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E-070 Evaluation of flow control relative to guide catheter position during acute ischemic stroke treatment
  1. H Berns1,
  2. O Asgari1,
  3. J Wells1,
  4. O Fisher1,
  5. H Gardner1,
  6. W Merritt1,
  7. A Ducruet2,
  8. T Becker1
  1. 1Northern Arizona University, Flagstaff, AZ, USA
  2. 2Barrow Neurological Institute, Phoenix, AZ, USA


Introduction/Purpose Preliminary flow control studies conducted on the right side of an anatomically correct neurovasculature model show that aspiration and guide catheter combinations resulted in significant flow reduction in the affected right middle cerebral artery (R-MCA), with ~60% reduction when 8F guide catheters are positioned in the right internal carotid artery (R-ICA) and 6F aspiration catheters positioned in the R-MCA. The Zoom 88 device resulted in the highest flow reduction (96%) when placed in the R-MCA. The purpose of this study is to compare the effect of intracranial flow parameters for catheter placement in the left side of the anatomically correct neurovasculature model.

Materials and Methods Using the Bioengineering Devices Laboratory (BDL) benchtop flow model at Northern Arizona University (NAU), real-time flow and pressure measurements were recorded in an anatomically correct circle of Willis (CW) using various aspiration catheters accessing the L-MCA. Guide catheters used to access the L-MCA via the left internal carotid artery (L-ICA) included four scenarios: 1) Zoom 71 (Imperative Care, Z71) within Neuron MAX (Penumbra, NM), 2) Z71 within Ballast (Balt, Ball), Z71 within Walrus (Q’APel Medical, W-BGC), 3) React 68 (Medtronic, R68) within FlowGate2 (Stryker, F-BGC), and 4) Z71 within the Zoom 88 (Imperative Care, Z88) (figure 1A).

The flow model consisted of a programmable, SuperPump AR (ViVitro Labs) simulating physiological neurovascular flows and pressures with real-time pressure and flow measurements at each CoW branch. The benchtop accommodated swappable 3D-printed CoW models made from UV-cured acrylic-based co-polymers, with anatomical dimensions and mechanical properties similar to human vessels. The flow model also incorporated a shear-thinning and viscosity-matched blood analog.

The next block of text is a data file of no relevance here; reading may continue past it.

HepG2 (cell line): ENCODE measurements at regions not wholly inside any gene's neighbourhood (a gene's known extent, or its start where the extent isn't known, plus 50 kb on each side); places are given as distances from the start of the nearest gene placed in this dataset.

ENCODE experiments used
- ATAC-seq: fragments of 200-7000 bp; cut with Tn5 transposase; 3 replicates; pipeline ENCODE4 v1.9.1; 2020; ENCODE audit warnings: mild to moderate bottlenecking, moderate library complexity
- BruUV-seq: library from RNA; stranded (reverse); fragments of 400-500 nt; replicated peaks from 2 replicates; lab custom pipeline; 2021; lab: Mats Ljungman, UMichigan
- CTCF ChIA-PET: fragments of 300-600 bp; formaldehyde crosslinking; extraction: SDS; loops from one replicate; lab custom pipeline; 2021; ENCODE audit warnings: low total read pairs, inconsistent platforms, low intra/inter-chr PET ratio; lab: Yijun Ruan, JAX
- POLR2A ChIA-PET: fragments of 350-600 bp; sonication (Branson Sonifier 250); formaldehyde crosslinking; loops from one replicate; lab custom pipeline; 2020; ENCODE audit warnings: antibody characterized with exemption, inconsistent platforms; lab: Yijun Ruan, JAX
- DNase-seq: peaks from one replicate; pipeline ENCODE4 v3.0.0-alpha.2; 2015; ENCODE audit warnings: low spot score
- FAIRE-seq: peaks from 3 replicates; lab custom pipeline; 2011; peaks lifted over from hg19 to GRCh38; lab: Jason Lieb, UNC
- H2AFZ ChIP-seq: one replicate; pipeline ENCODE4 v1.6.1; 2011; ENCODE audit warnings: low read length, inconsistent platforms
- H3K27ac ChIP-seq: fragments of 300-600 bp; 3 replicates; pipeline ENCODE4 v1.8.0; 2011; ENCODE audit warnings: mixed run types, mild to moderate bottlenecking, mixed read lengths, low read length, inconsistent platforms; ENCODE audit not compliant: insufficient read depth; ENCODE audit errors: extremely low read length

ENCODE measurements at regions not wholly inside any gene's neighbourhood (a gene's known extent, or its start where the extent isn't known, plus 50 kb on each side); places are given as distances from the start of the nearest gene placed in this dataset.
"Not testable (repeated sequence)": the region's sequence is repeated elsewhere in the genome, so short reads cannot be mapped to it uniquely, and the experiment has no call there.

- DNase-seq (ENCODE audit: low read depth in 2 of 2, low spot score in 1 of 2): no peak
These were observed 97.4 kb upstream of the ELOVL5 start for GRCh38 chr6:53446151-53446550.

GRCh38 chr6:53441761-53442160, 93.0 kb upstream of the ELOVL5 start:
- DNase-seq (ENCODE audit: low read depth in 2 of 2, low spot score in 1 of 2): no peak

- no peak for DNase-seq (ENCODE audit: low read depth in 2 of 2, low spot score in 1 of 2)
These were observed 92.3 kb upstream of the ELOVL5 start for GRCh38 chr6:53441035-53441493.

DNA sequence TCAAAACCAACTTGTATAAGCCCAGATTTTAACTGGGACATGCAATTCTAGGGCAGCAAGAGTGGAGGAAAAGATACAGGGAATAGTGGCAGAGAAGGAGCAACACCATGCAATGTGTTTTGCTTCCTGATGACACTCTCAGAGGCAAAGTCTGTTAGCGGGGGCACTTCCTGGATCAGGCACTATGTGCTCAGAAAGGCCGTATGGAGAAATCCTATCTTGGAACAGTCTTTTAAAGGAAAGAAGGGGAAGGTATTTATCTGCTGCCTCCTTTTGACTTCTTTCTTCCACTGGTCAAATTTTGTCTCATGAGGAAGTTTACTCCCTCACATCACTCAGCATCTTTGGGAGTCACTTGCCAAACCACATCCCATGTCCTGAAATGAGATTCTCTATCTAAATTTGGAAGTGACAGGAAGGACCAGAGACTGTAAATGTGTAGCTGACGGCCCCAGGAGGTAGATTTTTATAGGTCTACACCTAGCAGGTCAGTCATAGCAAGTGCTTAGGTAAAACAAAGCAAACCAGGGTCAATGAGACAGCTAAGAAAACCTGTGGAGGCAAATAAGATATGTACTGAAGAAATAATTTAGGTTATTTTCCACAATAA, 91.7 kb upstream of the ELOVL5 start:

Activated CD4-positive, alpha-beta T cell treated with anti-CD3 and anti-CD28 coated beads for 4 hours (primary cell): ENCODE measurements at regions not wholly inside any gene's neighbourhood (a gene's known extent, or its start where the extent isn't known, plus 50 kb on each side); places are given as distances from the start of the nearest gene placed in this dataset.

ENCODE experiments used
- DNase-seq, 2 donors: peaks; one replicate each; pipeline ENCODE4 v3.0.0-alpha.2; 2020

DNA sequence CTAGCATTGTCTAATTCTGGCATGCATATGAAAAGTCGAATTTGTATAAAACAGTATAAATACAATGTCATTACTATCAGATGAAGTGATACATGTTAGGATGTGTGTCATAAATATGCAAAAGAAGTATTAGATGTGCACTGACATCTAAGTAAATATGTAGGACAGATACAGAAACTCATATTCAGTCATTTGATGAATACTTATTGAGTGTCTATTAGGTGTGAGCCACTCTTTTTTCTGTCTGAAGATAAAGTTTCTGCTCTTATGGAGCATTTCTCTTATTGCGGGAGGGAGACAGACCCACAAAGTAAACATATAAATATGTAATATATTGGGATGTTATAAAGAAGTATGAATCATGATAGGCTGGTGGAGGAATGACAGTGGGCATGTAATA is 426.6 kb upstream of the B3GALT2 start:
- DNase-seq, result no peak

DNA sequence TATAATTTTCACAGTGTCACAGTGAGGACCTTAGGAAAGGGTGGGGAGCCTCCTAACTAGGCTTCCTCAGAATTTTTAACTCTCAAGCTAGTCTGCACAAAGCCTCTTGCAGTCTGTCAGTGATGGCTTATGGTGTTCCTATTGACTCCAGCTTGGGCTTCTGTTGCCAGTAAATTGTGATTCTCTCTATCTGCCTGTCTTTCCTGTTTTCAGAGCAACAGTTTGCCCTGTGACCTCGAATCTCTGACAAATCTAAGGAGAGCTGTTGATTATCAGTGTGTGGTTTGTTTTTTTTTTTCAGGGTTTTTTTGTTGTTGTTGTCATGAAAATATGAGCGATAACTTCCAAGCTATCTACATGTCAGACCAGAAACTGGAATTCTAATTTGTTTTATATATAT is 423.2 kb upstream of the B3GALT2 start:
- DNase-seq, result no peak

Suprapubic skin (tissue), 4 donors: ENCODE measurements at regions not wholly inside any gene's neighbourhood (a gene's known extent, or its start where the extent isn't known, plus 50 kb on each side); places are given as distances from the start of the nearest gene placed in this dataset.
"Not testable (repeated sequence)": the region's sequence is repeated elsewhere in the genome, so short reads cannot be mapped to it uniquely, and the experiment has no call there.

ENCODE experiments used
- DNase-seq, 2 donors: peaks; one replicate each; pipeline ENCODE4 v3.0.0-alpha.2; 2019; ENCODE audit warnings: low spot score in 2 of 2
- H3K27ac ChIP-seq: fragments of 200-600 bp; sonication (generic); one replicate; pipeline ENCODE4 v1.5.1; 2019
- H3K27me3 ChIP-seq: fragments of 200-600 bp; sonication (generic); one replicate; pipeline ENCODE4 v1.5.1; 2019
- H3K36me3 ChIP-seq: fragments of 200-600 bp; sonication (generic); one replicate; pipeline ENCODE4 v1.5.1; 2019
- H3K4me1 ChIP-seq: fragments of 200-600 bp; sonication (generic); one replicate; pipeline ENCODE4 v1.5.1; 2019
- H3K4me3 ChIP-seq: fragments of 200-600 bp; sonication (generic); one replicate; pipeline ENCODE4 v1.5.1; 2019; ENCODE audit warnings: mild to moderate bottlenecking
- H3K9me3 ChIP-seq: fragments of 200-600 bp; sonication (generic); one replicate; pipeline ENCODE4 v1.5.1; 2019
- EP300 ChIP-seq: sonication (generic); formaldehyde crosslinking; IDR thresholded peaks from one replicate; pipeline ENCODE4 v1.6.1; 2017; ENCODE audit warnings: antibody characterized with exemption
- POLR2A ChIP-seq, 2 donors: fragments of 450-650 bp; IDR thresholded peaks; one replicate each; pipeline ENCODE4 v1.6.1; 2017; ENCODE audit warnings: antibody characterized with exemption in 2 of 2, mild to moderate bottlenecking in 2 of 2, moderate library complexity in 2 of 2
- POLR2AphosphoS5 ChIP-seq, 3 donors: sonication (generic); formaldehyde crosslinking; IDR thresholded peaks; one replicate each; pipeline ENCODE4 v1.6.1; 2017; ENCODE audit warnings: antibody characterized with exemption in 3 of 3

Results All catheter combinations resulted in significant flow reduction in the affected middle cerebral artery (MCA) using standard 8F guide catheters in the L-ICA and 6F aspiration catheters in the L-MCA (figure 1C). However, Zoom-88 placement within the L-MCA resulted in the greatest flow reduction (real-time flow measurement verified with fluoroscopy, figure 1B).

Conclusion The benchtop flow model provided physiologically-relevant vessel tortuosity, hemodynamics, and vessel material characteristics. The resulting quantification of the intracranial flow effects in the vessel branches during aspiration catheter placement provides valuable information regarding flow through the CW in the left-sided vasculature for comparison to placement in the right-side of the brain.

Abstract E-070 Figure 1

A: Test article Zoom 71 (Z71) and Zoom 88 (Z88) in the L-MCA. B: Resulting absence of flow effects in the L-MCA. C: Resulting MCA outflows for various test articles and placements in the L-MCA

Disclosures H. Berns: None. O. Asgari: None. J. Wells: None. O. Fisher: None. H. Gardner: None. W. Merritt: 4; C; Aneuvas Technologies, Inc.. 5; C; Aneuvas Technologies, Inc. A. Ducruet: 2; C; Medtronic, Penumbra, Oculus, Stryker, Balt, Koswire. 4; C; Aneuvas Technologies, Inc.. 5; C; Barrow Neurological Institute. T. Becker: 4; C; Aneuvas Technologies, Inc.. 5; C; Aneuvas Technologies, Inc., Northern Arizona University.

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